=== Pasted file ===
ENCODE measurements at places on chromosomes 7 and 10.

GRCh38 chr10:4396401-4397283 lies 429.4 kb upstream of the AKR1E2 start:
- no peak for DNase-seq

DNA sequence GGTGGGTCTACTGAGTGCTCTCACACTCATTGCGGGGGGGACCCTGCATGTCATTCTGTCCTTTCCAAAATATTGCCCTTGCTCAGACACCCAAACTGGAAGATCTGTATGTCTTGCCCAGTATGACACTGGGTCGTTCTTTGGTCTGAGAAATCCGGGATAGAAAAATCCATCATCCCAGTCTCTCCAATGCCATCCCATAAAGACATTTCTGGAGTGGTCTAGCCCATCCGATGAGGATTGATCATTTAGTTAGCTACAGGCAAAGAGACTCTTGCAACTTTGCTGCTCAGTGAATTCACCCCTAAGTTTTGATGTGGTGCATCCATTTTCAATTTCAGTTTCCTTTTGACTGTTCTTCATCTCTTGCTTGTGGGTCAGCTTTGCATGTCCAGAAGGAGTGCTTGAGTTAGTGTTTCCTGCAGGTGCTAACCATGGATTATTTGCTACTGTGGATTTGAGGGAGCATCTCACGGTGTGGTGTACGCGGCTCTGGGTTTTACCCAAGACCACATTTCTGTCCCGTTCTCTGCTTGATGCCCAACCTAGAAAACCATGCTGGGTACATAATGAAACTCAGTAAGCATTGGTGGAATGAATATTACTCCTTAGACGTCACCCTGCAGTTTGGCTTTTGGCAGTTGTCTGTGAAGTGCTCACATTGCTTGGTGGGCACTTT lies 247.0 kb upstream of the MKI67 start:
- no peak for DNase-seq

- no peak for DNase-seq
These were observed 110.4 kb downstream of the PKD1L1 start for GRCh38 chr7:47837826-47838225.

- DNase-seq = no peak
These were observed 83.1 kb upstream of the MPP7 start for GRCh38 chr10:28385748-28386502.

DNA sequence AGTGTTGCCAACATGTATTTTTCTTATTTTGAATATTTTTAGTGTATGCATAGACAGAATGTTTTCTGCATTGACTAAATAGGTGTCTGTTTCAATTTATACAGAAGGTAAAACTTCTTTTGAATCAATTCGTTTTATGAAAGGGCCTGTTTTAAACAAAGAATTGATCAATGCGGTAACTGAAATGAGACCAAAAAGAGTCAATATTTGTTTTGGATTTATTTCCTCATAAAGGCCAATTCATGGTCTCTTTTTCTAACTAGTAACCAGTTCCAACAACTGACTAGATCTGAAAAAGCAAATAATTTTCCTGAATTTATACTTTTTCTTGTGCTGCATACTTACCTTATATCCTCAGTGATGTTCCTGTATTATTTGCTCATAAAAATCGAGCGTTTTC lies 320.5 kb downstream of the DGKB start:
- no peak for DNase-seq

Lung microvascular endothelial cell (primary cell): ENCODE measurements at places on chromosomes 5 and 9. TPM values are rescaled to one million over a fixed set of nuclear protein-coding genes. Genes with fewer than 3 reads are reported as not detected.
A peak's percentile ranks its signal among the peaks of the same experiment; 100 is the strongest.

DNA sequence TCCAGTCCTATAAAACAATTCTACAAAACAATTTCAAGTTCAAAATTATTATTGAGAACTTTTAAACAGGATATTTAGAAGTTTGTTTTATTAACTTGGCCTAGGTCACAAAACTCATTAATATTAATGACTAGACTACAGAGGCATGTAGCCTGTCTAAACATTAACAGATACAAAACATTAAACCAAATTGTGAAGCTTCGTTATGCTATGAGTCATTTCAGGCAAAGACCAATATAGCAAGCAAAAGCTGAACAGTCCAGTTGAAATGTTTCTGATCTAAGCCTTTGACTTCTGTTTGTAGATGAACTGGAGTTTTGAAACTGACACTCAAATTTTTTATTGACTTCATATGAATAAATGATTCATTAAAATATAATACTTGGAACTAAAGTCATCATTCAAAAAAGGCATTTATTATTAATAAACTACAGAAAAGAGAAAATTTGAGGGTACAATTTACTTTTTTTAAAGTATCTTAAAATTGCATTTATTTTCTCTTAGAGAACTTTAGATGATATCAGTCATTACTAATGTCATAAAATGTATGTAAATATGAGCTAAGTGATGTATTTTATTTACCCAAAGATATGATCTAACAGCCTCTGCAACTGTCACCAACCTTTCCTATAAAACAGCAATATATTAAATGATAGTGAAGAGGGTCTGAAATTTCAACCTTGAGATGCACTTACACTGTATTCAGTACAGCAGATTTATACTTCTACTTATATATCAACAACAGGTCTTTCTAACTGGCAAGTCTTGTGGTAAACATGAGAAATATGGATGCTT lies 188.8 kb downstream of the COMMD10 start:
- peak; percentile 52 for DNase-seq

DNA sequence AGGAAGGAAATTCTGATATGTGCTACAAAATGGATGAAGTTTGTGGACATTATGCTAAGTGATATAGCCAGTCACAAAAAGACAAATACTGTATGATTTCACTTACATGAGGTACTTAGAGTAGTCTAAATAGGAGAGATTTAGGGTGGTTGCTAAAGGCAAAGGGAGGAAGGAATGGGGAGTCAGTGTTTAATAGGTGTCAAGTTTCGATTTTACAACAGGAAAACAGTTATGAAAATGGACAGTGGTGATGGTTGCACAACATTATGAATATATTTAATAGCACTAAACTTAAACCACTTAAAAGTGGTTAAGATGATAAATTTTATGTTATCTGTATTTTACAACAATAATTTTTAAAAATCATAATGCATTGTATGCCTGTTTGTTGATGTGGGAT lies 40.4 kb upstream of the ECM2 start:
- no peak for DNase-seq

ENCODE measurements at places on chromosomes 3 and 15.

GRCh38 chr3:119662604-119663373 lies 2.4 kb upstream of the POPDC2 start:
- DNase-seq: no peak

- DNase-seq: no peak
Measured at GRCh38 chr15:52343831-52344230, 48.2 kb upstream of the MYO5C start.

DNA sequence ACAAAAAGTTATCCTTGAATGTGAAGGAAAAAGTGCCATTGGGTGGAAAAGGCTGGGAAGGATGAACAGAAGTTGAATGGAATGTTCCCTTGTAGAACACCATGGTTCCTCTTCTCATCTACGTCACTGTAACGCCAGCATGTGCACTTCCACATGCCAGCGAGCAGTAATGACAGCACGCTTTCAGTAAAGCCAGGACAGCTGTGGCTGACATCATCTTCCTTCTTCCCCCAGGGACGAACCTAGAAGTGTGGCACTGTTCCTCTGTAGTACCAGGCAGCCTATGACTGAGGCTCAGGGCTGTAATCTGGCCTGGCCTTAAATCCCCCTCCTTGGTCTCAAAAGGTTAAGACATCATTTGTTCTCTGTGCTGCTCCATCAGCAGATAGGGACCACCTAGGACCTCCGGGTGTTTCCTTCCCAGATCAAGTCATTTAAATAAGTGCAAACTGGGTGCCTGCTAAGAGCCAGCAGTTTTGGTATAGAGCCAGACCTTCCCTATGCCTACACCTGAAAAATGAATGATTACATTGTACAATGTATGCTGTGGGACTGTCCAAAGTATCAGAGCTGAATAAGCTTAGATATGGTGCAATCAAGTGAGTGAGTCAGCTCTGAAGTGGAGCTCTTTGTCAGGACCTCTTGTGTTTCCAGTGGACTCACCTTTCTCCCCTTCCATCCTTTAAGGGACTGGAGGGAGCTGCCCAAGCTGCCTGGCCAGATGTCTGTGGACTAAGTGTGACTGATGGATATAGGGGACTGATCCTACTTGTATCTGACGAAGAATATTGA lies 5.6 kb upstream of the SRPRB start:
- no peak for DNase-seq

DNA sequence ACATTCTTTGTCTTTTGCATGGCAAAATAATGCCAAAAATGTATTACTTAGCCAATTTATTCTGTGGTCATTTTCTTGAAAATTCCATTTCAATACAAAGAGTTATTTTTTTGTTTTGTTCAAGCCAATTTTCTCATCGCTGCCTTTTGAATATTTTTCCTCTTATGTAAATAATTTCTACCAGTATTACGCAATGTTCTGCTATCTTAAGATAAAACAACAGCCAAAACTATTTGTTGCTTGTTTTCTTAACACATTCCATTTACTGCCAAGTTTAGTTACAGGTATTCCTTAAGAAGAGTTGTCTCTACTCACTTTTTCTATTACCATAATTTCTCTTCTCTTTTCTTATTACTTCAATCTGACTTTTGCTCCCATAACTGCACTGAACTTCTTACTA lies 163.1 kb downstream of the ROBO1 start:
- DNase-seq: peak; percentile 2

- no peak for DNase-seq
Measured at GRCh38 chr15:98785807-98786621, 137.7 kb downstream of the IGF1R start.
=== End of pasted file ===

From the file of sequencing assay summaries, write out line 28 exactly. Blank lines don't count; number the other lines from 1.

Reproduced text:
Measured at GRCh38 chr15:98785807-98786621, 137.7 kb downstream of the IGF1R start.